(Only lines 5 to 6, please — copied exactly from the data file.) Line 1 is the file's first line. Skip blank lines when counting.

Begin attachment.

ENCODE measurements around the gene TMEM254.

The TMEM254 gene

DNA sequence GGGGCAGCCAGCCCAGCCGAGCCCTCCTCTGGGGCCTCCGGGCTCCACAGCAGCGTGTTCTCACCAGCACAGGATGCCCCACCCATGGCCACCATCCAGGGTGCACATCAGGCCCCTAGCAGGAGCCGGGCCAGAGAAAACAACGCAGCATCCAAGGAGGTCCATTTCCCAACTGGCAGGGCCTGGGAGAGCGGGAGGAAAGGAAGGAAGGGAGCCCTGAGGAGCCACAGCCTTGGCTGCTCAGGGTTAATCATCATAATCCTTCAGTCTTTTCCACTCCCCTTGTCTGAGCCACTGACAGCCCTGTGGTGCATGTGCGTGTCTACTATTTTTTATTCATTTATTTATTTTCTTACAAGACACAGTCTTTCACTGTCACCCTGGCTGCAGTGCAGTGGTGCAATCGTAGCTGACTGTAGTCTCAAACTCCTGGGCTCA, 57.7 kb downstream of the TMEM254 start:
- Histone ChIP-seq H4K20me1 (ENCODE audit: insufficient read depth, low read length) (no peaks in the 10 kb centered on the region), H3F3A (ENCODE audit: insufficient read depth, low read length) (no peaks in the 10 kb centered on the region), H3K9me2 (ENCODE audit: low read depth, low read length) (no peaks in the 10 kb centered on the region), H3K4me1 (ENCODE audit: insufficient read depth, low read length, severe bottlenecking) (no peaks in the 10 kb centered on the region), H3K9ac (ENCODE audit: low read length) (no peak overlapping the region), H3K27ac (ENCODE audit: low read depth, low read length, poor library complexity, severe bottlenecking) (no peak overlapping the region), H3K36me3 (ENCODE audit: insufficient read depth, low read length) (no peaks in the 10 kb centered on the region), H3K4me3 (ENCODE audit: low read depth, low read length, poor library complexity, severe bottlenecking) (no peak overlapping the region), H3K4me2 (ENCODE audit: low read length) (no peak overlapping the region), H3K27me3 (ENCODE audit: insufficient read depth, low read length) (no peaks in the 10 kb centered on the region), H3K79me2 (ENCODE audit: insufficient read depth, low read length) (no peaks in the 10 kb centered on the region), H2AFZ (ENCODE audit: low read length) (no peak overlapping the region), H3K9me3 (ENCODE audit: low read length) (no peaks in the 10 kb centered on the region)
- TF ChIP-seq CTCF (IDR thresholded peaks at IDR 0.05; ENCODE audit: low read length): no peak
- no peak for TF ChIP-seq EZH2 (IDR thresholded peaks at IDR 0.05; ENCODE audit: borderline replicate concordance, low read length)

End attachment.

- TF ChIP-seq CTCF (IDR thresholded peaks at IDR 0.05; ENCODE audit: low read length): no peak
- no peak for TF ChIP-seq EZH2 (IDR thresholded peaks at IDR 0.05; ENCODE audit: borderline replicate concordance, low read length)